If as a child we are put into a room with a piano to practice our simple pieces, we are free to practice or not to practice. This is a real choice we can make. We can choose to work hard and become better or smash the piano with a hammer and never practice again.

If we choose to work hard at our piano we become more free because we are now able to play more complicated pieces, improvise and even compose. But if we do not practice we inhibit what we can become. When we make our initial choice it is free but it is a choice to end our freedom (not to practice) or enhance our freedom(practice).

How is this related to my blog? I am not quite sure.

I would love to hear your thoughts on my thoughts. I am sure it has some implications for the freedom 'from' or freedom 'for' debate but I suspect it will just confuse the debate mightily.

Friday, June 11, 2010

UN Leadership in Disarray as Scientific Dispute Shatters Consensus on Maternal Health

Further evidence which undermines the access to abortion=better maternal health arguement.

By Susan Yoshihara, Ph.D.

(NEW YORK – C-FAM) Deep divisions with top United Nations (UN) officials and abortion activists on one side and maternal health researchers on the other became public this week during the Women Deliver 2 conference in Washington DC. The dispute threatens to derail hopes of raising $30B for family planning at international development conferences in the coming months. These include the Group of Eight summit this month and the UN High Level Millennium Development Goals (MDG) Review in September.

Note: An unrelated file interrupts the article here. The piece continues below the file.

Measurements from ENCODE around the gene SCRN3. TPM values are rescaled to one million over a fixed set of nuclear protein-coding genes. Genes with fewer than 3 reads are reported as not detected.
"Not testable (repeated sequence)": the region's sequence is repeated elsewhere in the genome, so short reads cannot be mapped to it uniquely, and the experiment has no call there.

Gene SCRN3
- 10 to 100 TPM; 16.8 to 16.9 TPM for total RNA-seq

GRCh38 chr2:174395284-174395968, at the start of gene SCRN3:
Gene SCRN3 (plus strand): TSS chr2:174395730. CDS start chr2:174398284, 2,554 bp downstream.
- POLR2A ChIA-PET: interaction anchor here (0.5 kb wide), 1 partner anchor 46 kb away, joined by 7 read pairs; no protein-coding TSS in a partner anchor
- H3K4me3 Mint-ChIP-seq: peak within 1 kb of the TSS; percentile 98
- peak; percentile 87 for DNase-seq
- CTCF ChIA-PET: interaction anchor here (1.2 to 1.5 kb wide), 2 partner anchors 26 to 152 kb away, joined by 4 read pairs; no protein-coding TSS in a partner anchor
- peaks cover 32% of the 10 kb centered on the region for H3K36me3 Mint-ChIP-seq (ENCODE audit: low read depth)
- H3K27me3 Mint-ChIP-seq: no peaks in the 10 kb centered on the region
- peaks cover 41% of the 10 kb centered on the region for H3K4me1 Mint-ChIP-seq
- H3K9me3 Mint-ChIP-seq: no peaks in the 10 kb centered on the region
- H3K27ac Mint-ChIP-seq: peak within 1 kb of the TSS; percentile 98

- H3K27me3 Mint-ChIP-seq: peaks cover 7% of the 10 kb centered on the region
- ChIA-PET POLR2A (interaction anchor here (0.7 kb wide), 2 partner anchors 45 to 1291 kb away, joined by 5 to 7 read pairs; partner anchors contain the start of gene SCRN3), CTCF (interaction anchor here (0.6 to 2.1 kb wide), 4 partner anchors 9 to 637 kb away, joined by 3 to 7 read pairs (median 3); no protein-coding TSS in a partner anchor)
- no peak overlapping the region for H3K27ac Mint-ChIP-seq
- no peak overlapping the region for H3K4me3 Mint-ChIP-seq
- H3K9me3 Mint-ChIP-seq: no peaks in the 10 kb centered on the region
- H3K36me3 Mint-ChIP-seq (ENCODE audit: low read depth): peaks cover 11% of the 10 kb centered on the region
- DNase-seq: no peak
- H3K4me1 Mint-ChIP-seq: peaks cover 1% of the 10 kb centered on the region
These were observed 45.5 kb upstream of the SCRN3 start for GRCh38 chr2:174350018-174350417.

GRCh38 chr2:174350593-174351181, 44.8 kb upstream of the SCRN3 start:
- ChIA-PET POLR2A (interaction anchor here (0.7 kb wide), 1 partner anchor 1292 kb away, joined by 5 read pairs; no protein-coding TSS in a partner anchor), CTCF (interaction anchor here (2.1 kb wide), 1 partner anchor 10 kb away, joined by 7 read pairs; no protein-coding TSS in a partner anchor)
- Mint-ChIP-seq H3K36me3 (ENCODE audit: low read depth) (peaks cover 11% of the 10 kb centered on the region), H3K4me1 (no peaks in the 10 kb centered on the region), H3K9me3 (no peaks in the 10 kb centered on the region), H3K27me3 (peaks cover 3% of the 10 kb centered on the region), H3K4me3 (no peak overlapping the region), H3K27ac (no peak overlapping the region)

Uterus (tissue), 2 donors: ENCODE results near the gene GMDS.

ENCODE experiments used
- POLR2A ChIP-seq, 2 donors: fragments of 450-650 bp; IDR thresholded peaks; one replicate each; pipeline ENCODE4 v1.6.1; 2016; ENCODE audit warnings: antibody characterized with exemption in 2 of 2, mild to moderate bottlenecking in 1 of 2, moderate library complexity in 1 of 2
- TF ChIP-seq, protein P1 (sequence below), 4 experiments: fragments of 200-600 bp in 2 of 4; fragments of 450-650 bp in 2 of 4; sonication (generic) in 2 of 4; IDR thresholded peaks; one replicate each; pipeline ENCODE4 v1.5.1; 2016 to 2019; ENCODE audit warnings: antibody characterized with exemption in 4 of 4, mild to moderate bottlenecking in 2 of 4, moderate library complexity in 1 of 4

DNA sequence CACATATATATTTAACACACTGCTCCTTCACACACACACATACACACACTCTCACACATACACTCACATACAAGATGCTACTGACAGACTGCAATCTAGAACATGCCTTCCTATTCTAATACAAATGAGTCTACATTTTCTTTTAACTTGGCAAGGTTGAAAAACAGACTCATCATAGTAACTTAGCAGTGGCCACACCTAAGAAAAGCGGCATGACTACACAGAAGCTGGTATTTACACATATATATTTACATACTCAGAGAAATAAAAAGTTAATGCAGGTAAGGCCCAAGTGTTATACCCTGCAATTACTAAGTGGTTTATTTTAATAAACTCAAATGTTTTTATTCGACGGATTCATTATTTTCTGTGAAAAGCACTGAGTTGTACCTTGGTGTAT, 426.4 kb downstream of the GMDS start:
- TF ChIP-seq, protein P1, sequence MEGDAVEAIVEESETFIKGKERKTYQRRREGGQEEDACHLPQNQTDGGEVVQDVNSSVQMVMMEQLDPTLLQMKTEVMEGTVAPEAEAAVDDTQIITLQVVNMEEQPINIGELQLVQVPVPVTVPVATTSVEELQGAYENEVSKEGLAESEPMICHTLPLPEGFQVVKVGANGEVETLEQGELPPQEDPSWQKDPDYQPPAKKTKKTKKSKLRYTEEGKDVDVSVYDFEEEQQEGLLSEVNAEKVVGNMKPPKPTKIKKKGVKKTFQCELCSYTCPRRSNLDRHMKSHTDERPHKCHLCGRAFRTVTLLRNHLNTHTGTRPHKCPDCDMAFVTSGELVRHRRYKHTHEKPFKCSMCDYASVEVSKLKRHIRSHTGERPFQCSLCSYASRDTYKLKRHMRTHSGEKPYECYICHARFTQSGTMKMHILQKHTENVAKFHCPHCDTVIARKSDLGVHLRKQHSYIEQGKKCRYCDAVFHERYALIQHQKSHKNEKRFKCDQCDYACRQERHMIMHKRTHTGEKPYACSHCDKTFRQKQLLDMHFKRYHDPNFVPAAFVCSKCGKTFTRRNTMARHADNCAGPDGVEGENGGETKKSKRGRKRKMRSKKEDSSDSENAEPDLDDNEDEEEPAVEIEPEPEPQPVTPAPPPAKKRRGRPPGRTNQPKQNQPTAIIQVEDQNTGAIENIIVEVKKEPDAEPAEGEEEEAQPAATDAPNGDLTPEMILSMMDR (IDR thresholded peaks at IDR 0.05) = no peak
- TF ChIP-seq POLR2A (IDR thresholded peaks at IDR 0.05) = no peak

The medical journal The Lancet published a study in April refuting UN research claiming 500,000+ annual maternal deaths has remained unchanged for decades. The new study put the figure at 342,900 with 60,000 of those from HIV/AIDS, and said the number has been declining since 1980.

World Health Organization (WHO) executive director Margaret Chan told journalist Christiane Amanpour that legal abortion was a key factor in reducing maternal deaths, but the Lancet study she referred to never mentioned abortion. Thoraya Obaid, director of the UN Population Fund (UNFPA), said the UN's own report on maternal health would be published in September and show similar trends. But WHO's top statistician Ties Boerma said the UN report would likely not be published until 2011, and when pressed stated cryptically that one could expect it to have similar findings if it were to use the same data.

For full story see